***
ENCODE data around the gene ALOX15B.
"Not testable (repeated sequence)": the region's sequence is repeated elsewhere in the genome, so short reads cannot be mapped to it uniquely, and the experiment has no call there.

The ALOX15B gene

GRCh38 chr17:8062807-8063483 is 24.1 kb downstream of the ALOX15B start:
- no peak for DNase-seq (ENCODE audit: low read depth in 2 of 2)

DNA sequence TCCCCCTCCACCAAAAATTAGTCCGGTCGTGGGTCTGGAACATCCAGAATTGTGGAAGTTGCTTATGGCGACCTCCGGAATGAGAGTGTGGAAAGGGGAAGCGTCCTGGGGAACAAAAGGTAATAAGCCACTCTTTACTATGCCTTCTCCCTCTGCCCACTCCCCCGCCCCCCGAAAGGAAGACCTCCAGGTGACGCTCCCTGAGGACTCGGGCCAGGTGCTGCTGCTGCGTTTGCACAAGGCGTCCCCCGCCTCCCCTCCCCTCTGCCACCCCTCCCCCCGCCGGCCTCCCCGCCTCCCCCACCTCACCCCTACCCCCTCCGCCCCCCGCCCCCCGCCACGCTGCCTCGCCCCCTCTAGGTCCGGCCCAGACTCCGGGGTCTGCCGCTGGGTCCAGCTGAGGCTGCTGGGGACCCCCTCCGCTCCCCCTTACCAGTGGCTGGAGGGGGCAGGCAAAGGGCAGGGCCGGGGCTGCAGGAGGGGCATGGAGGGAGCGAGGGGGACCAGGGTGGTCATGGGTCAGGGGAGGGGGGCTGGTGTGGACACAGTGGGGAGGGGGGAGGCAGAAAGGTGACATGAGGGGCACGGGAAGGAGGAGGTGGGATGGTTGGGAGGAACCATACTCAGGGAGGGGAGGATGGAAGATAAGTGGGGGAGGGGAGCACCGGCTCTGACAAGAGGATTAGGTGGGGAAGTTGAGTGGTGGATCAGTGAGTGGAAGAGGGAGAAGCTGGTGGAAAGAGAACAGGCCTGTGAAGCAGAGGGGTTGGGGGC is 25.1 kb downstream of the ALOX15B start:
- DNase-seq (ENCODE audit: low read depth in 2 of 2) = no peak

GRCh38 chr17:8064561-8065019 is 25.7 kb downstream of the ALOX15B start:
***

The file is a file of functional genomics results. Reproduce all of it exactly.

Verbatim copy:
ENCODE data around the gene ALOX15B.
"Not testable (repeated sequence)": the region's sequence is repeated elsewhere in the genome, so short reads cannot be mapped to it uniquely, and the experiment has no call there.

The ALOX15B gene

GRCh38 chr17:8062807-8063483 is 24.1 kb downstream of the ALOX15B start:
- no peak for DNase-seq (ENCODE audit: low read depth in 2 of 2)

DNA sequence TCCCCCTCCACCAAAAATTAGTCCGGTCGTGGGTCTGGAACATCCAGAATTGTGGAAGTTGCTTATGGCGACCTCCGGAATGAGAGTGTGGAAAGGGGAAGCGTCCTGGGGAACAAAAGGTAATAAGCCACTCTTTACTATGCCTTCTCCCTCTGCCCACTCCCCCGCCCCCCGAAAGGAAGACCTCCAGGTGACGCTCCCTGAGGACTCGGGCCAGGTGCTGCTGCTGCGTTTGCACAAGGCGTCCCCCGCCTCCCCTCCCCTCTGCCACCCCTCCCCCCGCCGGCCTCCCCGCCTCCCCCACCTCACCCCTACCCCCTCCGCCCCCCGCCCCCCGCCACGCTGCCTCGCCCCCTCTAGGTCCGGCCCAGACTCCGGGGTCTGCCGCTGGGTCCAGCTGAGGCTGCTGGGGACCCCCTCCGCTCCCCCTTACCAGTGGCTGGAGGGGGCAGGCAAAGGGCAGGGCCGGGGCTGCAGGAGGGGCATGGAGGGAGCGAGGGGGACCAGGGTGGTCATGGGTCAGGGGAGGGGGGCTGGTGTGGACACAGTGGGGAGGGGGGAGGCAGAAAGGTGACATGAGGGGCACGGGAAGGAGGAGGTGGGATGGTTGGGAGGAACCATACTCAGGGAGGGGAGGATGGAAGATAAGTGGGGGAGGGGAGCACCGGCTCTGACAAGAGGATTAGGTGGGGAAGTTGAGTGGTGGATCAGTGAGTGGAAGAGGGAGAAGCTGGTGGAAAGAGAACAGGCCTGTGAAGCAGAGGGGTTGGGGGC is 25.1 kb downstream of the ALOX15B start:
- DNase-seq (ENCODE audit: low read depth in 2 of 2) = no peak

GRCh38 chr17:8064561-8065019 is 25.7 kb downstream of the ALOX15B start: